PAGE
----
Bali Elephant Camp

Although there is some controversy about the keeping of elephants for the entertainment of tourists, it was something I wanted to see for myself. Bali Elephant Camp is home to a herd of Sumatran elephants, brought to Bali as part of a government program in 2004. The aim was to establish a protected remote population, to care for the elephants and promote the plight of these beautiful creatures. A declining natural habitat and the sickening actions of poachers has seen the Sumatran elephant population decrease by 70 percent in the past two decades. I was surprised by the distance from ground to back of elephant and the rocking gait took a while to get used to.

2.starting out

Our pachyderm was named Ari. He gently swayed his way along the path

3.down the path

guided by his personal mahout with the twitch of the rope and a whispered word.

4.nice hat

We stopped briefly, very glad we weren’t following behind.

5.when you've gotta go...

With a lighter load, we continued through gardens

before the landscape became a verdant, tropical jungle.

10.jungle

13.jungle

The nerves were jangling as the path neared the edge of the precipitous valley, hoping our mount was as surefooted as he appeared.

14.jungle15.jungle

At the end of the thirty minute trek, Ari cooled off in the wading pool while we remained high and dry.

16.cooling down

Returning to home base, Ari posed for a couple of photos

before enjoying some delicious fresh fruit and vegetables.

It was time for us to do the same, lunch at the restaurant didn’t disappoint.

23.restaurant

An afternoon downpour was very welcome and alleviated some of the heat.

24.afternoon shower

These elephants are well fed and well cared for and the funds raised from riding these magnificent creatures help protect their wild cousins in their native habitat in Sumatra. I know there are two sides to every story and this may not be the life an elephant should be living but it is far better than this.

https://www.straitstimes.com/singapore/environment/erin-the-elephants-plight-casts-spotlight-on-conservation-in-indonesia

 

Mary Arden’s Farm

After soaking up Shakespearean history in Stratford-upon-Avon, we drove three miles to the village of Wilmcote to the family home of the great bard’s mother. Mary Arden lived with her parents and seven sisters until she married John Shakespeare in 1557 at the age of twenty. Mary Arden’s Farm is a working farm and portrays 16th century life. Costumed workers complete the scene and we really felt we had stepped back in time. The Shakespeare Birthplace Trust bought the farmhouse in 1930 and refurbished it in the Tudor period style.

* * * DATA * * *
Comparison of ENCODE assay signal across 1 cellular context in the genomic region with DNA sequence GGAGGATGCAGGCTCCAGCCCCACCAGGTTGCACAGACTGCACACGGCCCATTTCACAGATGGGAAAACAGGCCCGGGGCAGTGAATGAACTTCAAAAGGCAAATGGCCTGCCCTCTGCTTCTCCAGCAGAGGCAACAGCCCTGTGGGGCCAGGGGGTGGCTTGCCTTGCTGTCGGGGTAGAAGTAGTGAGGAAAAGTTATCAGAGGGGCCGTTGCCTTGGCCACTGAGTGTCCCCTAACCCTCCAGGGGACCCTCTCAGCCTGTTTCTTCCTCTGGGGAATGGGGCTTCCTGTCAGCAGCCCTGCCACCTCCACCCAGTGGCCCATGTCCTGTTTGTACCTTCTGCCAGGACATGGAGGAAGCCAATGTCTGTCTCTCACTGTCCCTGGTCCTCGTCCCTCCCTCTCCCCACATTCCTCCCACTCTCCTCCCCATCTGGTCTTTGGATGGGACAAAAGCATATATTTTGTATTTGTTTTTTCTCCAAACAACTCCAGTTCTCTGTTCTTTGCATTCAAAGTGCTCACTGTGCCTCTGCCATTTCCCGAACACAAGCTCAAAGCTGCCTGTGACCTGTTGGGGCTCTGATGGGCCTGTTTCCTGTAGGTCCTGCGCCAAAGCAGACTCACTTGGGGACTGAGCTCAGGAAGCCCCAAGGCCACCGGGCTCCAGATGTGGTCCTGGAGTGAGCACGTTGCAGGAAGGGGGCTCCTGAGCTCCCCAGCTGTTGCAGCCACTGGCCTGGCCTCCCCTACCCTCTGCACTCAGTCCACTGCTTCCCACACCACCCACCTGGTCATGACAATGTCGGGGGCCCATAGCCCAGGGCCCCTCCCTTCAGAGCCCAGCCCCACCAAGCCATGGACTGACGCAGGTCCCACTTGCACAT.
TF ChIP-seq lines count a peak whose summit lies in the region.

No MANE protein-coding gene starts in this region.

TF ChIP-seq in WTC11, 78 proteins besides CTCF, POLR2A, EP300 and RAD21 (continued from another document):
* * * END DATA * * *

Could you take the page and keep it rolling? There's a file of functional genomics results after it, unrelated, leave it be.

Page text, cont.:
1.Palmer's farmhouse

The funny thing is, in 2000 it was discovered that the house actually belonged to a neighbour, Adam Palmer, and it was renamed Palmer’s Farm. The rooms have been beautifully preserved.

The Arden family house had been acquired by the Trust in 1968 as part of the farm without realising its significance. A more modest dwelling, some of the timber framework has been replaced with Victorian brickwork but the original features date back to 1514.

6.Mary Arden's house

The outbuildings have been maintained, providing comfortable shelter for animals and vehicles.

7.Mary Arden's Farm

The evidence of hard manual labour has been retained,

10.millstone

the outdoor Tudor oven could have been the prototype of today’s pizza ovens?

11.Tudor outdoor oven

We wandered past the birds of prey, patiently waiting for their moment in the spotlight.

The boss was in her office making sure things ran smoothly.

16.the boss

Of course, I fell in love with the donkeys.

Michael fell in love with a couple of birds. He learned the way to win a heart was with a nuzzle rather than a stroke. Apparently, birds see the offering of a hand as aggression.

The occasional dead chick works, too.

23.peregrine falcon

Into a barn for, not surprisingly, a barn owl experience.

24.barn owl

No prizes for guessing who volunteered to don the glove.

25.barn owl

No nuzzles this time but the reward was the same.

28.barn owl

Billy bunny

There is a new resident here at 569. When we first saw him, we assumed he was just passing through but it seems he has made a home here, safe under a spreading grevillea.

1.Billy

Up early in the morning, he starts his day with a wash.

When he saw me watching, he tried to make himself small and thought about retreating.

Deciding I wasn’t a threat, he happily went about his grazing.

9.Phew, that was close

I assume he will leave soon to start a family of his own. Until then, I have named him Billy.

16.Billy